TuffTek by NanoMech is among the products honored with a 2014 Edison Award. Inspired by Thomas Edison's persistence and inventiveness, the annual awards recognize innovation, creativity and ingenuity in the global economy. Each recipient will be honored April 30, at the Edison Awards Annual Gala in San Francisco.
"It's exciting to see companies like NanoMech continuing Thomas Edison's legacy of challenging conventional thinking," said Frank Bonafilia, Edison Awards' executive director. "Edison Awards recognizes the game-changing products and services, and the teams that brought them to consumers."
Edison Award nominees are judged by more than 3,000 senior business executives and academics from across the nation whose votes acknowledge the finalists' success in meeting the award's stringent criteria of quality.
"The TuffTek platform is the company's patented, award winning and nanoengineered advanced coating technology incorporated into cutting tools and wear parts for machining materials used in automotive, aerospace, energy and other sectors, and critical wear parts for machines and vehicles," said company CEO Jim Phillips. "Its novel bio-inspired surface architecture -- designed to mimic a lotus leaf -- is capable of self-sustained lubrication.”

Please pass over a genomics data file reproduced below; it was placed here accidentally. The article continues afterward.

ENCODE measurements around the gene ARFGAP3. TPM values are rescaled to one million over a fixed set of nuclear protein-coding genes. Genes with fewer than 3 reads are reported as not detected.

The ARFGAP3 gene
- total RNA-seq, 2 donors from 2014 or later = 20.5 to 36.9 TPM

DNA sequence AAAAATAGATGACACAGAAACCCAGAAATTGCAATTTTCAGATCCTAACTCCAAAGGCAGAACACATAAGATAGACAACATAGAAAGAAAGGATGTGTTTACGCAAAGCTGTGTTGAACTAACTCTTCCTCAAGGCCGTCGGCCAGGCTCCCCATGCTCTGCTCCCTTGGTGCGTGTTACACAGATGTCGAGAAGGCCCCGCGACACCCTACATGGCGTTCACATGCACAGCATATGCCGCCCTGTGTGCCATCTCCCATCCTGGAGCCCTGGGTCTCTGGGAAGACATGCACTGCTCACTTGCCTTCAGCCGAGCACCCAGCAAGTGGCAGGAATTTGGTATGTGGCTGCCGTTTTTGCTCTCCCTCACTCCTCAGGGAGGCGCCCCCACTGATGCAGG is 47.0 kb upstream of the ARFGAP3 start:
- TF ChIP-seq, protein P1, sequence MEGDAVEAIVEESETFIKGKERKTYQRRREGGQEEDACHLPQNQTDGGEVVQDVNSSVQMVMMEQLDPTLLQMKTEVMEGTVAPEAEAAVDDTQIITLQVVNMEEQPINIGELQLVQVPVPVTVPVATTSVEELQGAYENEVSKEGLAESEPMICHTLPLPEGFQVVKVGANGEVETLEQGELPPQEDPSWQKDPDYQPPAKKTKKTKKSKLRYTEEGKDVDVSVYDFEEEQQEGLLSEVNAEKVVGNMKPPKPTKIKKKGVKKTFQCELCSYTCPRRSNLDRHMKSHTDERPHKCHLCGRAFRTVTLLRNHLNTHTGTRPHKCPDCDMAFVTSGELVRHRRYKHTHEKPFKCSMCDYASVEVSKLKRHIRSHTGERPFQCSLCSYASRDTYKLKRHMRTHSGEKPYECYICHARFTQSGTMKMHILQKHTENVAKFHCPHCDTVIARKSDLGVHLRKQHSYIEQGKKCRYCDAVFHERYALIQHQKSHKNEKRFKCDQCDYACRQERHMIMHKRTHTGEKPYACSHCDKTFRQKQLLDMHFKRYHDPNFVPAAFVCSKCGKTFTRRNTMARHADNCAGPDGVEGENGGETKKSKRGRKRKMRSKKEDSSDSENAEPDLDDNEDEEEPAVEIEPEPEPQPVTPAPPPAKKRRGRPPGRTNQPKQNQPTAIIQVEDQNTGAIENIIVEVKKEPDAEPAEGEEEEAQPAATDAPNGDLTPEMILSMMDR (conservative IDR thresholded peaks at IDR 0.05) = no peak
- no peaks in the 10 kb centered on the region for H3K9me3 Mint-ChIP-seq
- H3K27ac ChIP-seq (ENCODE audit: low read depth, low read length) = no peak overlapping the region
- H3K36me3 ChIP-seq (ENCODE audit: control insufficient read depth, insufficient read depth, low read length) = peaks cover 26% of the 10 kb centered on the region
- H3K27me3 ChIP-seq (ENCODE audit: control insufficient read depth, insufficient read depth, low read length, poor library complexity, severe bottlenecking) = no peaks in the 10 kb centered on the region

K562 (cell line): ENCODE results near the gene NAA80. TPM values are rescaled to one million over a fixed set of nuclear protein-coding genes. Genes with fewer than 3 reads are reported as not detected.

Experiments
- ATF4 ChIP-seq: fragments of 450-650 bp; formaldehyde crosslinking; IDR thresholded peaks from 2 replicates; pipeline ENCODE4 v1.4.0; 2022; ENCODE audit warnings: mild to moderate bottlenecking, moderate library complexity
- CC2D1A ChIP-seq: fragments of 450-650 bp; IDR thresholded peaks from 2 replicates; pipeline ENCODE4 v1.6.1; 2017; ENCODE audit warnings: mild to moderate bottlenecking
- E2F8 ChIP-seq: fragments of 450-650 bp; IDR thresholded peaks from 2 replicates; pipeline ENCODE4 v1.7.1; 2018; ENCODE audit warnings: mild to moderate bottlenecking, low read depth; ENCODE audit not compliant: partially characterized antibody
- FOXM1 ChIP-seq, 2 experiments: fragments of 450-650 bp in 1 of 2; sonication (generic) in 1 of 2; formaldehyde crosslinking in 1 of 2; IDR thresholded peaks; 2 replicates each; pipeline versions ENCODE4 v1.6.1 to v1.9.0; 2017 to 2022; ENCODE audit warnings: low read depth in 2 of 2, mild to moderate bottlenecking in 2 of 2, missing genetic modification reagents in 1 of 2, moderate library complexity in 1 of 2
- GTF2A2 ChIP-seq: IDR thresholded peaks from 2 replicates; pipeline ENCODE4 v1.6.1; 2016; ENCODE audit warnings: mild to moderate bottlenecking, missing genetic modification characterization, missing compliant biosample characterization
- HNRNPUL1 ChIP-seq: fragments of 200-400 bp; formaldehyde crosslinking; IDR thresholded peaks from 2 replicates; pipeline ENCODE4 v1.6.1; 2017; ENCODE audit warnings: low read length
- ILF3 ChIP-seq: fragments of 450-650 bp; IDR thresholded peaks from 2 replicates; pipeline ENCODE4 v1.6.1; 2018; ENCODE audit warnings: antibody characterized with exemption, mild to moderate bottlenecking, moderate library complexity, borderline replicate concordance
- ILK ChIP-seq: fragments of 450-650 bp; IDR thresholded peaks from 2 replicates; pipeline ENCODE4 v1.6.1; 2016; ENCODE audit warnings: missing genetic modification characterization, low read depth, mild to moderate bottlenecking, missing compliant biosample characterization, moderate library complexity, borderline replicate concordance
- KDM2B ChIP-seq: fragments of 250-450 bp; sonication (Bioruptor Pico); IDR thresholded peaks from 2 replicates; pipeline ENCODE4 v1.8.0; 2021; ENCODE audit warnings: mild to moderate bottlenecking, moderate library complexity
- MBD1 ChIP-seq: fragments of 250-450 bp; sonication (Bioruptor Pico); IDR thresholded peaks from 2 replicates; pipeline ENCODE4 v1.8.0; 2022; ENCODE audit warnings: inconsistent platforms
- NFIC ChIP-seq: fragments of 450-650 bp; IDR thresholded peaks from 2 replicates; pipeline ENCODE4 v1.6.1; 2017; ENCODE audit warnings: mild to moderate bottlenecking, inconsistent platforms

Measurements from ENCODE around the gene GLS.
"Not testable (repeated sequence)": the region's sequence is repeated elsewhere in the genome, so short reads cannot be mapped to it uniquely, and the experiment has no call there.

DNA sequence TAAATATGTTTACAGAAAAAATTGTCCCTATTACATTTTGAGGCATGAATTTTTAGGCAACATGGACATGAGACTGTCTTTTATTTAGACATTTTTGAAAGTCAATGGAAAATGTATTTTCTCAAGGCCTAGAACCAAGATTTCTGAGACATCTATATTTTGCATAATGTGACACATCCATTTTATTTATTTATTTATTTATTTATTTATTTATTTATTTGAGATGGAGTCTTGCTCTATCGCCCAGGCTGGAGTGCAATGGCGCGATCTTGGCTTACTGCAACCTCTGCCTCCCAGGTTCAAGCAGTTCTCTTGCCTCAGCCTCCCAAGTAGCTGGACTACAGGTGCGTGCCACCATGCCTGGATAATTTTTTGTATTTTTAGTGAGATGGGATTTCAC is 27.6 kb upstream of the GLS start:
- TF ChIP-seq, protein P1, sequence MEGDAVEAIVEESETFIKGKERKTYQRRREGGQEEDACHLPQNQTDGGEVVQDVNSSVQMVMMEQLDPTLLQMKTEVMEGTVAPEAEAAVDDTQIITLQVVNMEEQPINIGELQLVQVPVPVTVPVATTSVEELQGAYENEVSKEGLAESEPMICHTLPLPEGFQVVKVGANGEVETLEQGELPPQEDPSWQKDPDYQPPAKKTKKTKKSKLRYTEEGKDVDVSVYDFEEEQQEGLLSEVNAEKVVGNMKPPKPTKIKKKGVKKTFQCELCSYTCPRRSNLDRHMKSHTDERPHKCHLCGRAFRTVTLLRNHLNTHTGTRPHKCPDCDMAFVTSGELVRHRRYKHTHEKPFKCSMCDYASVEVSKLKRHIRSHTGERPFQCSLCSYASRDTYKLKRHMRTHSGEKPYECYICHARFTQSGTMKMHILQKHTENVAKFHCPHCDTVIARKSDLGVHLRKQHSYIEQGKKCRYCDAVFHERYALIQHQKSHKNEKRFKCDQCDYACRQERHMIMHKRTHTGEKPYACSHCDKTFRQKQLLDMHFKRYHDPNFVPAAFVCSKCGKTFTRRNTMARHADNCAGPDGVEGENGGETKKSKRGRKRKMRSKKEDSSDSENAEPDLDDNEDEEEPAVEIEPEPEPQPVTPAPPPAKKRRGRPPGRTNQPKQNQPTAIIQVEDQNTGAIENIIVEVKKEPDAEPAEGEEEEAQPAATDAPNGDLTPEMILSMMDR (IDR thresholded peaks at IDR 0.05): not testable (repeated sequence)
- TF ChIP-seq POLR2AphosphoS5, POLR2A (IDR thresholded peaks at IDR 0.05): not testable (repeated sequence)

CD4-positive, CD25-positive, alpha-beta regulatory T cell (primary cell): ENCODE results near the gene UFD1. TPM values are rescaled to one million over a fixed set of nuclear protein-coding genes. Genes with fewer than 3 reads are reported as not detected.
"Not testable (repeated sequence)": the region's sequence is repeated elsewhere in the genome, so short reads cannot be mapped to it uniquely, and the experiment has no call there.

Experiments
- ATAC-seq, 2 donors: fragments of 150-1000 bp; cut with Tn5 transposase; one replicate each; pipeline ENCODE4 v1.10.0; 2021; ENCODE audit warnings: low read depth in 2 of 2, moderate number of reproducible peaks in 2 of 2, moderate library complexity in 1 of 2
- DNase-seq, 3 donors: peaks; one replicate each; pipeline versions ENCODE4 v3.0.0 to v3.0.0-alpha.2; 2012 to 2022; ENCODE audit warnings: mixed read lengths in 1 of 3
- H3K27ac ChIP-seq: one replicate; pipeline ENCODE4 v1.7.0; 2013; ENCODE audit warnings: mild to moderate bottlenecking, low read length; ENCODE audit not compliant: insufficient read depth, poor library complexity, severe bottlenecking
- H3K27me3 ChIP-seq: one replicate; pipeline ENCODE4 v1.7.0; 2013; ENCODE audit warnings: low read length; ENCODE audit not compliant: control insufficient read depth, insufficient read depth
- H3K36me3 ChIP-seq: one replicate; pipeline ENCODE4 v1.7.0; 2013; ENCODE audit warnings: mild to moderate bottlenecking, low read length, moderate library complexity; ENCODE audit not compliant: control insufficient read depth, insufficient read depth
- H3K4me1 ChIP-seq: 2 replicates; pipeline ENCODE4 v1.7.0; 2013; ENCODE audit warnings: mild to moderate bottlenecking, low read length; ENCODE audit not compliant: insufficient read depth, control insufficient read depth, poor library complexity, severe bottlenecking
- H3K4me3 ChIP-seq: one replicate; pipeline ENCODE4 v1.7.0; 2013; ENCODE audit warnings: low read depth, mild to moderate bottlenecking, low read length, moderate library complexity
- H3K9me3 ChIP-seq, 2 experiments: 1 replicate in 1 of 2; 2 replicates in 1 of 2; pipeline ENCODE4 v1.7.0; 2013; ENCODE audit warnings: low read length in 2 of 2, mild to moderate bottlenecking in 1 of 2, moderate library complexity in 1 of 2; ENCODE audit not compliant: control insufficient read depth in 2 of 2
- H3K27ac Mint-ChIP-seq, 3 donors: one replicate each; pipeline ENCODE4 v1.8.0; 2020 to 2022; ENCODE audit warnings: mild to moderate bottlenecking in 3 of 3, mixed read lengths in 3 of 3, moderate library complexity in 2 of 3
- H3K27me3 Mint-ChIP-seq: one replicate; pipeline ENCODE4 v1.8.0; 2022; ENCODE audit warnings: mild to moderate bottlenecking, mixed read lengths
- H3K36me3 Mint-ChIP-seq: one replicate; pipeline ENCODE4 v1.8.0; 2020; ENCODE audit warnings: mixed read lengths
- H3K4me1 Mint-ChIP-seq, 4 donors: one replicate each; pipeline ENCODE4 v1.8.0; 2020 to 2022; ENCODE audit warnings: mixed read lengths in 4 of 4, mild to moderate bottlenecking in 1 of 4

NanoMech was founded in 2002 by Dr. Ajay Malshe, chief technology officer, who credited this award to his team of scientists, and the support of Nano Materials Science and Engineering Institute at the University of Arkansas. In 2003, NanoMech began working to develop nanomanufactured products based on a coating technology pioneered by Dr. Malshe and exclusively licensed from the UA. From 2003 until 2008, NanoMech developed various applications of the NanoSpray technology under government and industrial sponsorship.
"NanoMech could not have received this prestigious award without the tireless work of our world-class team of scientists, including Dr. Wenping Jiang, Vice President of Manufacturing,” Malshe said.
He also commended the National Science Foundations and the Environmental Protection Agency for their contributions over the years in support of nano technology.
Deborah Wince-Smith, CEO of the Council on Competitiveness and a member of NanoMech's Board of Directors, praised NanoMech for its innovative work.
"The ability to develop and deploy the most cutting-edge tools and products to bolster U.S. advanced manufacturing will deliver outsized benefits to the U.S. industrial base. NanoMech and TuffTek are at the leading edge of a resurgent U.S. manufacturing capability - on that is not dumb, dirty, dangerous and disappearing: but is smart, safe, sustainable and surging."